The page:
Some products, like powders, can last years before they even show signs of going bad. But things like mascara need to be replaced very regularly to avoid infection and illness. Generally speaking, powder products last longer than liquids or creams. If you ask me, the most important thing to replace regularly is mascara. If you use an expired foundation, you might get a breakout or rash. But if you use an expired mascara, you can get pinkeye. I would like to avoid both of those things, but I would rather deal with a breakout than pinkeye. Most products will have a symbol somewhere on the packaging that looks like this:
Image Source
Inside of this symbol you will see a number followed by the letter "M". The M stands for months, and the number is how many months you can use the product after opening. Some products will have an actual expiration date, but that's pretty rare. Some mascaras will say six months, but it's usually best to replace it every three. And if it smells bad, has changed consistency, or you can see obvious separation or mold growth, toss it. You wouldn't eat food if you noticed any of those things had happened to it, so why would you wear lipstick that has those problems? You may not ingest as much, but it can still make you sick. Plus it just feels really gross to know there's mold or bad bacteria on your face.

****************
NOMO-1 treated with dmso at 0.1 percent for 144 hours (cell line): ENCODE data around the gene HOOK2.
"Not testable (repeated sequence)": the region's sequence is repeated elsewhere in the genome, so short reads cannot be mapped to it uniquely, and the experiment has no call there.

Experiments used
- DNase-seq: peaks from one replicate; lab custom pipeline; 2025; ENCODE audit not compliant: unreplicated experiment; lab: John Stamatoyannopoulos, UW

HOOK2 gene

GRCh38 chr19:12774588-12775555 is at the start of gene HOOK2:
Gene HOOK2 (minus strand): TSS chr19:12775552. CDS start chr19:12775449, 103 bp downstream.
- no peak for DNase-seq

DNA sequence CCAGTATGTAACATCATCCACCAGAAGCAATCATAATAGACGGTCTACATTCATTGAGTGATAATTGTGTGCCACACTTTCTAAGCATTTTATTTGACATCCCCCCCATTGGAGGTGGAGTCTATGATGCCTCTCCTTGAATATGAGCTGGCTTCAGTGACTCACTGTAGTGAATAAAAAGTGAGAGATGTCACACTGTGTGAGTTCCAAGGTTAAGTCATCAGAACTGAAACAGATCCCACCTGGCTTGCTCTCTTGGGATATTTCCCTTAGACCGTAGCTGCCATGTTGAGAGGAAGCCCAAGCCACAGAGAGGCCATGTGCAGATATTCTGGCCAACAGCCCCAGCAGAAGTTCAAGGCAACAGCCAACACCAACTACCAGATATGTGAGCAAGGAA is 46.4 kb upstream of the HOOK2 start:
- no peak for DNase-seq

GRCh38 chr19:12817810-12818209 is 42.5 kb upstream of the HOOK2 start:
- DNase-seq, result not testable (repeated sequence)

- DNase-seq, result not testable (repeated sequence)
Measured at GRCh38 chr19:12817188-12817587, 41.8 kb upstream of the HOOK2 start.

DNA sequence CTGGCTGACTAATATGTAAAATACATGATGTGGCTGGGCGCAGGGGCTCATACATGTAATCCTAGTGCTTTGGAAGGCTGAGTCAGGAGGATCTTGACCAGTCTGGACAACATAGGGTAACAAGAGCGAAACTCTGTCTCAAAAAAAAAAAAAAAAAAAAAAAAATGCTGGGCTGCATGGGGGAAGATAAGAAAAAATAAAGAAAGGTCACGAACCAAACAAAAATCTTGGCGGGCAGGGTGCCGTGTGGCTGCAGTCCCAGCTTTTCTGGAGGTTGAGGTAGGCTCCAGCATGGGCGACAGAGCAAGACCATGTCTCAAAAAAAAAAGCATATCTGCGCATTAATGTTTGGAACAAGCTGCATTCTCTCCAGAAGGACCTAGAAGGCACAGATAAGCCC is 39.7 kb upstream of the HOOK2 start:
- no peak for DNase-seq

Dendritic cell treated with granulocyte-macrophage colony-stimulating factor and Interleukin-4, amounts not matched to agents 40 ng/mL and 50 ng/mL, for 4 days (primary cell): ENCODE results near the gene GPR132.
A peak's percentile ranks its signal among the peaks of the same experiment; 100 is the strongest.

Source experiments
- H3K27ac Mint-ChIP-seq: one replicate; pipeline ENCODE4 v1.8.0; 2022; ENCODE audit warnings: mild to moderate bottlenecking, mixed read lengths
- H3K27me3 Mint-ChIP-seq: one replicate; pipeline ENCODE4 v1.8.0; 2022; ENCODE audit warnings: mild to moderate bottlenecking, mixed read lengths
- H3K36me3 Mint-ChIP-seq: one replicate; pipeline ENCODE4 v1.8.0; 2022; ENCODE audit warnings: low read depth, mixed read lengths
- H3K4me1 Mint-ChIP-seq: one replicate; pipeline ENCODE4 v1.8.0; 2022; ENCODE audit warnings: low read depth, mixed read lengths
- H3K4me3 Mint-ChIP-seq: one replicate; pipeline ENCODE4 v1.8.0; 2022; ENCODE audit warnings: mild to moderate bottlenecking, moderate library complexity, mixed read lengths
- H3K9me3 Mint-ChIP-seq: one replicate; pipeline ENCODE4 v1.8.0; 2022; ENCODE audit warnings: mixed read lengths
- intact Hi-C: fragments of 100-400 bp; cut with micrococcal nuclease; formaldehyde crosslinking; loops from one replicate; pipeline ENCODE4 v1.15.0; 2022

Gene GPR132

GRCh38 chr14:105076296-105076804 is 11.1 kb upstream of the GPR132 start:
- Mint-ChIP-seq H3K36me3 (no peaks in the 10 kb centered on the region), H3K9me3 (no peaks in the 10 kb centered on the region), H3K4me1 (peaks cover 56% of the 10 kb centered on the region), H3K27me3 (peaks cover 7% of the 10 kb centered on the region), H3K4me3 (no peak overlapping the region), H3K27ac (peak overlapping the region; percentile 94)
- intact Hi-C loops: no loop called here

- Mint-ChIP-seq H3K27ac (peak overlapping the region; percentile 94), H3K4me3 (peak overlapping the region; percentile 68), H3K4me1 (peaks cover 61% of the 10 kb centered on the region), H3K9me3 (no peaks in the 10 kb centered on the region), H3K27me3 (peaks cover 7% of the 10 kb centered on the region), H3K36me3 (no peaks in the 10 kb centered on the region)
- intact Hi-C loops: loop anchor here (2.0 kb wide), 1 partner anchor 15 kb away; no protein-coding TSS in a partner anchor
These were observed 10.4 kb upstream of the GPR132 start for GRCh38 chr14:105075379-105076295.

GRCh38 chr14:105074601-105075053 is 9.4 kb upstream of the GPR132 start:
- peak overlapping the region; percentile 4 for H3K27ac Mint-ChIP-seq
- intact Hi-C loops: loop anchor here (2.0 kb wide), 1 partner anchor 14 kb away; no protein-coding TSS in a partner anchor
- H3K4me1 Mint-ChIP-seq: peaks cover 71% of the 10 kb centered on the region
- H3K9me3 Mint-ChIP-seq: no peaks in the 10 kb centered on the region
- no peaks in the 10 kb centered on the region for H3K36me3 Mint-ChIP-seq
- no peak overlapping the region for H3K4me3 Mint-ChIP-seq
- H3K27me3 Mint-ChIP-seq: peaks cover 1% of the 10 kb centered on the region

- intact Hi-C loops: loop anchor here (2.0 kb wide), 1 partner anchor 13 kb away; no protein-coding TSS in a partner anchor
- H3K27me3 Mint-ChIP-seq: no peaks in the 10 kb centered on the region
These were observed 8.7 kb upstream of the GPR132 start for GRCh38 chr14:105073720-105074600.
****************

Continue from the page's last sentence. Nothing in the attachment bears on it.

Final Thoughts + Sources

This post really only covers a few basic things, so please let me know if you would like me to cover something else in a future post! As with any other post involving health and hygiene, make sure to do your own research too - I did a good amount of research for this post and tried to use only sources that I knew were reliable, but that doesn't mean I didn't miss something important or leave something else relevant out unintentionally. I will list my sources for this post below, organized by which of the issues covered they relate to.

Makeup Sponges: 1, 2, 3, 4, 5
Brush Care: 1, 2
Makeup Replacement: 1, 2
Please Note: The Zote Soap linked in the sponge section is much cheaper in store, less than a dollar sometimes!